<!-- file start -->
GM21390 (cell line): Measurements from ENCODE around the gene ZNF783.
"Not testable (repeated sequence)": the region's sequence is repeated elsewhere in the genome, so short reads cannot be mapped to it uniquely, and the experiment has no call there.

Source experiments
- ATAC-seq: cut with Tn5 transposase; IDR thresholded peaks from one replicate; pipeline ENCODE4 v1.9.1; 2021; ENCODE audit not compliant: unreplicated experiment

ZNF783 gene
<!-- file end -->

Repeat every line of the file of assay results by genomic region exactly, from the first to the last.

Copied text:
GM21390 (cell line): Measurements from ENCODE around the gene ZNF783.
"Not testable (repeated sequence)": the region's sequence is repeated elsewhere in the genome, so short reads cannot be mapped to it uniquely, and the experiment has no call there.

Source experiments
- ATAC-seq: cut with Tn5 transposase; IDR thresholded peaks from one replicate; pipeline ENCODE4 v1.9.1; 2021; ENCODE audit not compliant: unreplicated experiment

ZNF783 gene